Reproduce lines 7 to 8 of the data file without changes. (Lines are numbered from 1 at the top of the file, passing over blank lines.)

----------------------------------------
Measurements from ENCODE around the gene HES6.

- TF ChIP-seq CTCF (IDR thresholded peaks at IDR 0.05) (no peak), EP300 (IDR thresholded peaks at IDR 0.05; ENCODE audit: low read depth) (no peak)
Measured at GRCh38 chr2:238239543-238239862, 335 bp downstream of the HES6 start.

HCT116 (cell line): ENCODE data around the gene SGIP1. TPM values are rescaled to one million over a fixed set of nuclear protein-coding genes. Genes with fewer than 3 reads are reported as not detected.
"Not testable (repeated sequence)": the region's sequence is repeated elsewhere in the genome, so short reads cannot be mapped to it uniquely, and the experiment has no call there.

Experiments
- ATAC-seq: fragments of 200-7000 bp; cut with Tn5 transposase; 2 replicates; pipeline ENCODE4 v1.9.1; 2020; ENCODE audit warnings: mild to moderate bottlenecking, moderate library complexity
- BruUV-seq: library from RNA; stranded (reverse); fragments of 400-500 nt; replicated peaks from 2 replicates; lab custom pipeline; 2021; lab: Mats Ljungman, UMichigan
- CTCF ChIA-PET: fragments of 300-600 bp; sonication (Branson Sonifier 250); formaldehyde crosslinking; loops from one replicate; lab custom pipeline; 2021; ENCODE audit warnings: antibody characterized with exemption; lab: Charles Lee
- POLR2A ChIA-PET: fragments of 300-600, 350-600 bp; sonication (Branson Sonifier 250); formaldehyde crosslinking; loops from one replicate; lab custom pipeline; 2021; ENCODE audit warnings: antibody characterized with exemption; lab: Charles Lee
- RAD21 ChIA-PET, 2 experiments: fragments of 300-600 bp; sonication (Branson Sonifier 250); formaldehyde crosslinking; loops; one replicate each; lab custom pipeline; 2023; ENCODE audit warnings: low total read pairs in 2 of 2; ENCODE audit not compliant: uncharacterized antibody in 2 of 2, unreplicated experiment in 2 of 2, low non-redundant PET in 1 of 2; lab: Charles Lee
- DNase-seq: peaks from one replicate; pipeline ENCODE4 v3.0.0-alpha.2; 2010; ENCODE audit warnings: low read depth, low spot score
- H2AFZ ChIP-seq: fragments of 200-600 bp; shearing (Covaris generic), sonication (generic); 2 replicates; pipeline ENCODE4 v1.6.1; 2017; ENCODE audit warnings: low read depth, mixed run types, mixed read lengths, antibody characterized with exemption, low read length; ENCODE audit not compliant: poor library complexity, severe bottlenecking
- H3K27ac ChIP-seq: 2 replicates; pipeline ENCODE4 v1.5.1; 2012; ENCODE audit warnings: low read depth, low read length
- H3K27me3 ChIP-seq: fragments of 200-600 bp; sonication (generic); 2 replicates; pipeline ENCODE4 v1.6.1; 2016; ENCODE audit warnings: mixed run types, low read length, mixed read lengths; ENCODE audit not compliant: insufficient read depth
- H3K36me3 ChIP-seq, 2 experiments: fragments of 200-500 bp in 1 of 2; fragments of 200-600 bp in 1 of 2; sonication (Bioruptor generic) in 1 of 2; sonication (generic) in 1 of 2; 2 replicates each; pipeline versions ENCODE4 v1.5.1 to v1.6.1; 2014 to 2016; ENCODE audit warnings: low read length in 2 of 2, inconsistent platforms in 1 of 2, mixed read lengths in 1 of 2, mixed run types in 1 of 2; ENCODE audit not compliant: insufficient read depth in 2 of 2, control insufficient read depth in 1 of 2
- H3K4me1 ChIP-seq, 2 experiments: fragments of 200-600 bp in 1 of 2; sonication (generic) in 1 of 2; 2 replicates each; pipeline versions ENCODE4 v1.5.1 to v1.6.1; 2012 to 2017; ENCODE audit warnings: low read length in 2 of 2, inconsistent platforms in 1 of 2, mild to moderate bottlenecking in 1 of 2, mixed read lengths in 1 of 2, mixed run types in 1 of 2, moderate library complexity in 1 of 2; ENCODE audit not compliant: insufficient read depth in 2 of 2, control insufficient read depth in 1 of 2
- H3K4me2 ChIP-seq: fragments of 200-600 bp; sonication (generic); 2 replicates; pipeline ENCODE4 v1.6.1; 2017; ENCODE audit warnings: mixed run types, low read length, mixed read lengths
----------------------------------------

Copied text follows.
- ATAC-seq: fragments of 200-7000 bp; cut with Tn5 transposase; 2 replicates; pipeline ENCODE4 v1.9.1; 2020; ENCODE audit warnings: mild to moderate bottlenecking, moderate library complexity
- BruUV-seq: library from RNA; stranded (reverse); fragments of 400-500 nt; replicated peaks from 2 replicates; lab custom pipeline; 2021; lab: Mats Ljungman, UMichigan